The Editorially Independent Voice of The University of Akron

The Buchtelite

The Editorially Independent Voice of The University of Akron

The Buchtelite

The Editorially Independent Voice of The University of Akron

The Buchtelite

CMT party informs students

Alexandra Didato

Try slapping your hand for 30 seconds, while spinning around in a circle, all while balancing yourself on your toes. The tingling sensation in your hand, strain in your calves, and lack of control over your balance is exactly what those with Charcot-Marie-Tooth (CMT) experience on a daily basis.

“Those with Charcot-Marie-Tooth don’t view the tingling in their hands, lack of balance, and walking on the tips of their feet as unusual; those sensations are normal for them,” said UA student Lauren Kukwa.

Kukwa, a junior at UA majoring in chemical engineering, decided to put on an awareness event to educate UA students on the degenerative condition referred to as Charcot-Marie-Tooth.

The CMT Dance/Glow Party was held Saturday night in the Quaker Ballrooms. The event consisted of DJs, a variety of glow sticks, a dance floor, snacks and activities people could participate in to win glow-in-the-dark star necklaces.

“I think that the event was definitely a success,” said junior Renee Horn. “People came out, danced and had fun while also participating in CMT simulating exercises that helped give them a better understanding of what living with CMT is like.”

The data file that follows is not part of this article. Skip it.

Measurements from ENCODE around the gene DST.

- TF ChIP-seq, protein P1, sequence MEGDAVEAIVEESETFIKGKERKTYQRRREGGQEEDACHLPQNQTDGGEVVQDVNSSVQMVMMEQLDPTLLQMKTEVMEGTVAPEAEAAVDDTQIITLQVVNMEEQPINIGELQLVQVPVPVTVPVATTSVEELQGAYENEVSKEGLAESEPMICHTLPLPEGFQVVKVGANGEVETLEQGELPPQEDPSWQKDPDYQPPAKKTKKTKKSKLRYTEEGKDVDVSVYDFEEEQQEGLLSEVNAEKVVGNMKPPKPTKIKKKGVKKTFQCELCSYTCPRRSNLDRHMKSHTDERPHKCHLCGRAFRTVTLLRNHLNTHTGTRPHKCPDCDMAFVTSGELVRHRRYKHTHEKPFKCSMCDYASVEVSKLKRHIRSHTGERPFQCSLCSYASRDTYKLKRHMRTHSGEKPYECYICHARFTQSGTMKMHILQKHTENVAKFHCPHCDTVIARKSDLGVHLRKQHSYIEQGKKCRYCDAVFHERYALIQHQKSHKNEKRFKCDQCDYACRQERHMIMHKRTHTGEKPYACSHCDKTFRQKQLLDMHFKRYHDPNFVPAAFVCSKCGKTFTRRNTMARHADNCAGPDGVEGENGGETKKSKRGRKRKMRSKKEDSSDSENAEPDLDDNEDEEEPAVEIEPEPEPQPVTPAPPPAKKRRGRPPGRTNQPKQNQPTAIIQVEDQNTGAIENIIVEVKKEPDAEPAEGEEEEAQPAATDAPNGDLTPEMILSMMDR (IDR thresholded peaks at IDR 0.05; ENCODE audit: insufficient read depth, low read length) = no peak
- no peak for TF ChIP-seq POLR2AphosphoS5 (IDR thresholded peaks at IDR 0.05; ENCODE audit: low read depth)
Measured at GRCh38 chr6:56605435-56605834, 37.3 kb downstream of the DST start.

According to, the disease was discovered in 1886; today, it affects an estimated 2.6 million people worldwide. The website explains that CMT is a progressive disorder, in which nerve cells leading to limbs are slowly damaged. As it stands, there is no known predictor as to how far or quickly the disease will progress in a patient. Depending on how quickly or far the disease progresses in a person’s body, CMT can even
be fatal. shares that early signs of having the disease can include “frequent tripping or clumsiness, often accompanied by an abnormal burning sensation in the feet or hands.” As the disorder progresses, symptoms
can increase and become more severe.

One known contributing factor to acquiring the disease is heritability. “Each child of a person affected with the dominant form of CMT has a 50-50 chance of inheriting the disease,” according to

One of the factors that makes a diagnosis for this disease so frightening is that there is currently no known cure for CMT.

“Personally having the disease, and having a family history of the disease, I’m very passionate about raising awareness on this disease,” Kukwa said. “There are very few campuses in the U.S. that do fundraising and awareness events, and I hope that Akron will become one of them.”

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